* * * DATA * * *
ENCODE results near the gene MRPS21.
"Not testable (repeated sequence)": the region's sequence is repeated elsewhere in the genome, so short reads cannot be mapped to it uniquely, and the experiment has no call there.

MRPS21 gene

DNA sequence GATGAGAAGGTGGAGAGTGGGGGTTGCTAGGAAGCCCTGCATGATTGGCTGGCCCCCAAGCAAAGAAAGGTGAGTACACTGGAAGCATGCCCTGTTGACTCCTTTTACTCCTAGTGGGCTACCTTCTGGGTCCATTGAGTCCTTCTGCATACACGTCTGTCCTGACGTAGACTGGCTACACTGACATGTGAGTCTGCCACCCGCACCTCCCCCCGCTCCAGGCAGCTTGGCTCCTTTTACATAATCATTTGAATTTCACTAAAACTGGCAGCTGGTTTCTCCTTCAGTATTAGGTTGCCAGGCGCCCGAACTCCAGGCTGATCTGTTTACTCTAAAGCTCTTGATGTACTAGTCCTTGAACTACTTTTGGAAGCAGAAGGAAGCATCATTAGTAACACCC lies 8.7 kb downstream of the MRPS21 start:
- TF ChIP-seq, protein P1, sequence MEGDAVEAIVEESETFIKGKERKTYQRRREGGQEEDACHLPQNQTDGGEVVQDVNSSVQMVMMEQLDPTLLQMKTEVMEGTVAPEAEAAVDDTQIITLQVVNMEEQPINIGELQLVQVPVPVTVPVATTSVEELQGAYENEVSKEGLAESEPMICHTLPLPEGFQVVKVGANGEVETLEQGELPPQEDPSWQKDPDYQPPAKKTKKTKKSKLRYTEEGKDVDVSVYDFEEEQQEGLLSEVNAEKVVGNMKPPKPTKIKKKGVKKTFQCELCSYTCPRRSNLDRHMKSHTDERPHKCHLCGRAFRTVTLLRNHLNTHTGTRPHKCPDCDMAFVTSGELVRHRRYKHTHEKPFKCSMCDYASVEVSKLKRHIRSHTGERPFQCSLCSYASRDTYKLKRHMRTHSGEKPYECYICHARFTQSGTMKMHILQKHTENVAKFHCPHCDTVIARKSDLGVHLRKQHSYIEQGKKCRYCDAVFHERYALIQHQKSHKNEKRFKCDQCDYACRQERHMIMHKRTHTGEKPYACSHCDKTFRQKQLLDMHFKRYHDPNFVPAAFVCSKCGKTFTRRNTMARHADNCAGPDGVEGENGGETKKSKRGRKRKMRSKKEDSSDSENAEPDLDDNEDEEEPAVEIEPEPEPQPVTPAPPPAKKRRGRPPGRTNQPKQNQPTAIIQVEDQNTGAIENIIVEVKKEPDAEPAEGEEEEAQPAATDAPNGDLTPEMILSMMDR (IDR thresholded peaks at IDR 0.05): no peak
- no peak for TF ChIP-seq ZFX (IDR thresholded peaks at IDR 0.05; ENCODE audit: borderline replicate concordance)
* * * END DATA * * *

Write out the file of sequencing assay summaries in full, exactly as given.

ENCODE results near the gene MRPS21.
"Not testable (repeated sequence)": the region's sequence is repeated elsewhere in the genome, so short reads cannot be mapped to it uniquely, and the experiment has no call there.

MRPS21 gene

DNA sequence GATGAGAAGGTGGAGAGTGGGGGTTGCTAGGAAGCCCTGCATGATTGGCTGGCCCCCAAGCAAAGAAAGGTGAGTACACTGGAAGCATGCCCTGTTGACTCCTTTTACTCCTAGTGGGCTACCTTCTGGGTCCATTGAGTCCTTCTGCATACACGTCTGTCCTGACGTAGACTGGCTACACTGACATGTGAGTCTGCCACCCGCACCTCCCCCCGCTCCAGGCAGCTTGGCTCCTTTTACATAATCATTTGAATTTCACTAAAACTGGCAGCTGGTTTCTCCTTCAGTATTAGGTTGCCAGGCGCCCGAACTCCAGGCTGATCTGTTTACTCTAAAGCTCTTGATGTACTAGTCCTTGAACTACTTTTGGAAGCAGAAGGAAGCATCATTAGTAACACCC lies 8.7 kb downstream of the MRPS21 start:
- TF ChIP-seq, protein P1, sequence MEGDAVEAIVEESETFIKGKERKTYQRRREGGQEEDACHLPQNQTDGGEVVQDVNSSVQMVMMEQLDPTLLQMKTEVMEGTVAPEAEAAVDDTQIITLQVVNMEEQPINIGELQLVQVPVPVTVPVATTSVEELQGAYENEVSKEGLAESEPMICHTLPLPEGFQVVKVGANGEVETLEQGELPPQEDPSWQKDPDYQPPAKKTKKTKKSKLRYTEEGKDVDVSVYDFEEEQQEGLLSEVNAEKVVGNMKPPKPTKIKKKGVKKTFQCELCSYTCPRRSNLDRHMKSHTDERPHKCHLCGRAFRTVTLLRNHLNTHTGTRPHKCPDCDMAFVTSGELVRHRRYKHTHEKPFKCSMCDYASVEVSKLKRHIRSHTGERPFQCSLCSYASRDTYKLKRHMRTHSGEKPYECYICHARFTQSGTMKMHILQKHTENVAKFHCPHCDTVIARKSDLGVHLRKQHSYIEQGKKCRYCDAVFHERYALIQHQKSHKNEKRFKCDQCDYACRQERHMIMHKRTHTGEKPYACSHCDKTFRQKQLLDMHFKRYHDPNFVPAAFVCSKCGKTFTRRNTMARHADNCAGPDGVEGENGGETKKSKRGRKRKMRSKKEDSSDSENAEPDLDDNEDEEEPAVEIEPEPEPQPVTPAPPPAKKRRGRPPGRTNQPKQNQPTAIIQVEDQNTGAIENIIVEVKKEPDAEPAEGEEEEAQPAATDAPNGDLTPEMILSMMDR (IDR thresholded peaks at IDR 0.05): no peak
- no peak for TF ChIP-seq ZFX (IDR thresholded peaks at IDR 0.05; ENCODE audit: borderline replicate concordance)